1. Hi Phil, well to answer your question about the vegetables … the thing is, I have not been doing any planning at all! This has all been very ad hoc so far - in fact I just wanted to peel back a bit of turf and experiment to see what would grow there without any real help at all. I do like growing beans and leeks, and will do when the time is right. Really, I want to get some raised beds in, but am concentrating on the larger systems to start with.

      As for the chestnuts - well there are probably around 800 chestnut trees, so there should be a few nuts. BTW I read that you can get a few nuts even in the first year, and definitely the second. Maybe your wait won't be so long. You can have a bag of mine for sure :-)

      I'll, give the smock thing some consideration … perhaps easier is to stuff my tee shirt into the back of my trousers.

      Funny you should mention the neighbours - some folks have moved into the neighbouring bit of woodland - a young couple in a converted truck. This was only last week and I haven't had a chance to speak to them yet, but I see they are growing stuff and have made some bird feeders. I went round to say hello, but they were not in. A couple of days later I got a call from the agent who sold me the wood saying there wed reports of some people setting up a 'hippie commune'. Apparently one of the neighbours is outraged - presumably he feels that the new arrivals will reduce the value of his property and are probably work shy, drug smoking layabouts… plus ca change.

  4. Jason -

    Unless you're digging in soil with a high clay component, you'll definitely need to line the pond and, sorry to say, the way you're constructing your downslope berm will guarantee that it will leak since sod piled willy-nilly with roots in it will provide avenues for water to trickle through.

    Sod is probably o.k. if the berm has a solid clay core with the sod piled on both sides. As for the liner; consider using Bentonite. It's a natural clay powder that is used to seal small ponds (and some larger ones as well), is much less expensive than poly or rubber and, if properly installed, will outlast the latter two several times over.

    The unidentified plant covering the forest floor appears to be nettle, a very useful herb.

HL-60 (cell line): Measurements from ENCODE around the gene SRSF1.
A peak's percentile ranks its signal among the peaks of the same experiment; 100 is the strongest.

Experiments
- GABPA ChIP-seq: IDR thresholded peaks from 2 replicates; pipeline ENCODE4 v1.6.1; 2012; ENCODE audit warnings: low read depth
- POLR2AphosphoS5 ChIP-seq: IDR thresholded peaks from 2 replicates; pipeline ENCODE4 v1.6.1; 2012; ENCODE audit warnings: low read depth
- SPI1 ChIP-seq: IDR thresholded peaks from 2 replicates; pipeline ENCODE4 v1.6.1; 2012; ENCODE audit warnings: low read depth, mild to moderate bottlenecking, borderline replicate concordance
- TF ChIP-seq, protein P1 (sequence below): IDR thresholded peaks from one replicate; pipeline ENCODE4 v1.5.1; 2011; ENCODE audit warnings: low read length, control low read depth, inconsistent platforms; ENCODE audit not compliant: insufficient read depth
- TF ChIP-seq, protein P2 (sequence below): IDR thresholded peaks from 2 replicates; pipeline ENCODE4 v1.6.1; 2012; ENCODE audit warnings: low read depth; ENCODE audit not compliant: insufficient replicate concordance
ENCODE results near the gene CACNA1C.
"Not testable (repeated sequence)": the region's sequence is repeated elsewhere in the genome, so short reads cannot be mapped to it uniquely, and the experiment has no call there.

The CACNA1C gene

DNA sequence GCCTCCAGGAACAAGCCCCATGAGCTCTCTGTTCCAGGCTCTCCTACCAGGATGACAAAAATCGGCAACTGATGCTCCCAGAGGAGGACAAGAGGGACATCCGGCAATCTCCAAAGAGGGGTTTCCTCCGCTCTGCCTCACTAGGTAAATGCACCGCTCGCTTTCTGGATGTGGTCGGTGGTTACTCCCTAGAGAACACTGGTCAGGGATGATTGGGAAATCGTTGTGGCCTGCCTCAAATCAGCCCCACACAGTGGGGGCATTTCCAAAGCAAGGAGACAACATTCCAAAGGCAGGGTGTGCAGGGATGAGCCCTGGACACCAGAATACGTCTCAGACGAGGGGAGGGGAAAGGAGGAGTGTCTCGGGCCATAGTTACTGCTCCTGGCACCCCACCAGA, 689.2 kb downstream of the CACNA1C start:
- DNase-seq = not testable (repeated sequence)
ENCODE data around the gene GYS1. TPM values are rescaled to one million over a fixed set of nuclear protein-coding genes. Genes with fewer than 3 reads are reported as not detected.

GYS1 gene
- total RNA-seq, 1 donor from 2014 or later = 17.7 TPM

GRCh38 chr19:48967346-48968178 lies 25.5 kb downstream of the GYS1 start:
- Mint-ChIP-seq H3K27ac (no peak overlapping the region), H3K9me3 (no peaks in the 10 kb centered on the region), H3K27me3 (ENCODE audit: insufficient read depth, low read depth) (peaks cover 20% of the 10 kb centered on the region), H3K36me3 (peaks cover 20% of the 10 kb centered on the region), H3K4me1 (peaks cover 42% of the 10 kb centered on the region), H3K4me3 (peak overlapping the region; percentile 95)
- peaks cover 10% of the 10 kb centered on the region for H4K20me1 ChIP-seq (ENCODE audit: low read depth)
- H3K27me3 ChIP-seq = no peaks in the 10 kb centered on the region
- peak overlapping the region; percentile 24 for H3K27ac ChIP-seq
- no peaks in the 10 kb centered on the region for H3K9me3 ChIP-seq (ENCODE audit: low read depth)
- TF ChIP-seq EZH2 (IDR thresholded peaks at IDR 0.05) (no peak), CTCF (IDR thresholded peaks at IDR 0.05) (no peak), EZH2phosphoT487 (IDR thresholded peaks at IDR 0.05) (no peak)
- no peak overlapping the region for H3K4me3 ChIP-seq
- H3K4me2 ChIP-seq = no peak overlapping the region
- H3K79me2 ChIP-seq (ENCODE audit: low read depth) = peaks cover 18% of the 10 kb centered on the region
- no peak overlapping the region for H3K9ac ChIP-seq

1. clay is fine if you have enough collect water to keep it full, with clay you need at least 3 metres of bank to go one meter deep, with a liner you can have steeper sides, EPDM rubber liner is more expensive but unlike PVC it is low impact, recyclable and non toxic, if you want anything edible or garden mulch from the pond it really is necessary, pvc gives off dioxins, EPDM rubber should last 80 years

      for the plant, it's not nettle, I have a few types like that here, one with purple flowers, not sure what they are caled, not typically herbs as they don't have a fragrance, more a wild flower

    2. Cheers Martin, but I wouldn't even consider not using a pond liner. I have a sordid history of digging ponds whenever I come into contact with a piece of land. So far I have dug them in England, Denmark, Spain and Guatemala.

      As for the plants, they are definitely not nettles. The best guess I have had so far is that it is Dog's Mercury.

    3. Oops! Beg your pardon. Us old guys all too often fling out advice and observation where none is needed.

      I'll retreat back under my rock now....

  5. the pond will also produce biomass for mulching, high protein chicken/duck feed, fish in the water makes it a fertillizer, edible and medicinal plants, edible fish, it is never ending, really glad I did mine, the digging is hard work, mine was clay and stone, but well rewarding especially when it's hot and you get your feet in there :)

    something you should look at doing, and you can use the soil you remove for the pond, making swales for water retention, you can plan how the water crosses the land, where it gets held up and where it gets released, you can collect road water if you have a road higher than the land and if it is all there is, pass it by reed filled swales to purify it before you let it further down

    this year I'm hoping to be self sufficient in water for the garden

    1. I have considered swales … not sure they will work in my situation as the pond is already at the top of a slope. Maybe I'll dig another pond a bit lower down (strokes his chin in contemplation).

  6. For that pond liner, try an old billboard ad. I bought a 20x30 ft used billboard advertisement for $60, four years ago. It has not leaked yet (crossing my fingers), even though the pond has frozen pretty much solidly, the last three winters.

    1. That's a good tip, William. The only problem is, there are no billboards within 200 miles of me :-) You get a few in major cities, but generally over here we don't 'do' them. As a matter of fact, I think they are illegal.

      Someone recommended getting a cheap plastic paddling pool and using that. But then it's probably made with dodgy gene-changing chemicals - and I wouldn't want al my men-fish turning into lady-fish ...

  7. we used old carpet followed by EPDM for the ponds I helped with during the "Permaculture In Action" classes I attended last summer.